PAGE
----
The Lakers' slump continued on Wednesday as a fourth-quarter charge from the Indiana Pacers saw them lose 111-104.

That defeat means the Lakers have now lost four of their last five games. Indeed, it has been reported that Vogel might well have lost his role as head coach had his team not snapped a three-match losing streak by beating the Utah Jazz on Monday.

But a loss to a Pacers team that is 13th in the Eastern Conference and had won just one of their previous 11 games means questions will surely be asked once again.

It was no surprise then that Vogel's future was the topic of conversation in James' post-game media briefing.

"Coaching staff has been great," James told reporters.

"They put us in a position to succeed, and it's up to us to handle the business, so there's always things that we all can do better, but there's no blame.

"I'm not in that business, of pointing fingers or pointing blame. It's not my lane. I'm not a negative person. So if you got something to ask me besides trying to s*** on somebody, I'll answer those. It seems like y'all are in s*** mode right now."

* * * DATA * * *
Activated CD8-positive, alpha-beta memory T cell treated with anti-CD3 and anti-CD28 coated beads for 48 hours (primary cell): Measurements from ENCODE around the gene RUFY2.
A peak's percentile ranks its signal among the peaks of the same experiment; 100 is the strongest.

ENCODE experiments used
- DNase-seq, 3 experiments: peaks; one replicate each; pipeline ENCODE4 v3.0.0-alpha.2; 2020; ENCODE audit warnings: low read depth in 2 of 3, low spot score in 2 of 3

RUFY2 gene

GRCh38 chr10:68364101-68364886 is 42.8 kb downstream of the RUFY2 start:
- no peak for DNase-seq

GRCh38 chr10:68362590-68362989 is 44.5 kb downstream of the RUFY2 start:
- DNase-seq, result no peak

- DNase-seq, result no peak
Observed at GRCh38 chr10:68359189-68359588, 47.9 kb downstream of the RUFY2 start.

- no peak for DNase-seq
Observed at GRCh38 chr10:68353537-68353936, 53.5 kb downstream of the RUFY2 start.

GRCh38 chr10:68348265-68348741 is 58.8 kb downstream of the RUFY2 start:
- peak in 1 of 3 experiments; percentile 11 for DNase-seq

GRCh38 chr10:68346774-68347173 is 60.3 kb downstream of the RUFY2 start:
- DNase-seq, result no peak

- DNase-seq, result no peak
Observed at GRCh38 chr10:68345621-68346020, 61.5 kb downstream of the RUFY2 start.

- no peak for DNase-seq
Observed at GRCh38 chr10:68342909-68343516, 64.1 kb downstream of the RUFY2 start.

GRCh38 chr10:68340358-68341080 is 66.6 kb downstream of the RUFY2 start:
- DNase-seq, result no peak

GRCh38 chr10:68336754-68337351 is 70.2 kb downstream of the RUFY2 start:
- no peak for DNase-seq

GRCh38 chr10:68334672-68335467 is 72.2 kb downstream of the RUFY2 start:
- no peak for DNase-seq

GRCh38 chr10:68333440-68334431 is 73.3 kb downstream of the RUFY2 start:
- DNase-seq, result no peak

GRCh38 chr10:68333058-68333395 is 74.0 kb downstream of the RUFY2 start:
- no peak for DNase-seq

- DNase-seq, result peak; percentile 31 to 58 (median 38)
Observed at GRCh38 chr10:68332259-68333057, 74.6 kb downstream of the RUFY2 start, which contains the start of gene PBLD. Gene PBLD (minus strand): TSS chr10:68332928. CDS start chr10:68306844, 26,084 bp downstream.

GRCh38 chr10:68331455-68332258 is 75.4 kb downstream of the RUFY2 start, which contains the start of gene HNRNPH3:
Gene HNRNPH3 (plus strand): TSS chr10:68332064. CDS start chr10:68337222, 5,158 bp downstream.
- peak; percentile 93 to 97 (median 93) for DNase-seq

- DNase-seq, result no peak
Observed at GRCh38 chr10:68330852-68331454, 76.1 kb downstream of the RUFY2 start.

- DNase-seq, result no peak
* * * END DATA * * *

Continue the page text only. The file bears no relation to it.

James led the Lakers with 30 points and 12 rebounds, the 10th of which brought up his 10,000th across his regular season career, but his double-double was not enough to stop Los Angeles slipping below .500 in the Western Conference.

 

Carmelo Anthony, who scored 14 points, insisted the players must step up.

"I mean, we got to do it," Anthony said. "It's up to us. Frank's not out there. It's up to us to go out there and execute and play basketball and win some games."

Vogel, meanwhile, acknowledged it was a damaging defeat.

"This is definitely a disappointing loss," Vogel said. "Indy is a team that's sub-.500, that on our home court, we feel like we should win. And you got to win the games you feel like you should win. So, a disappointing loss.

"I meet with our front office. We talk about the previous night's game. Every game. All year. It's been that way for three years. And it's not been different this week or of late.

"Everyone is working together to leave no stone unturned in terms of getting this thing going in the right direction. And we all have a great working relationship where we're trying to figure out things together. We won a championship this way, and I feel good about our process.

"In this business, and with this team, if you're not winning at a super high level, you're going to get this type of noise. I'm good at blocking that out. I feel good about the job that we're doing. I believe in what we can do this year."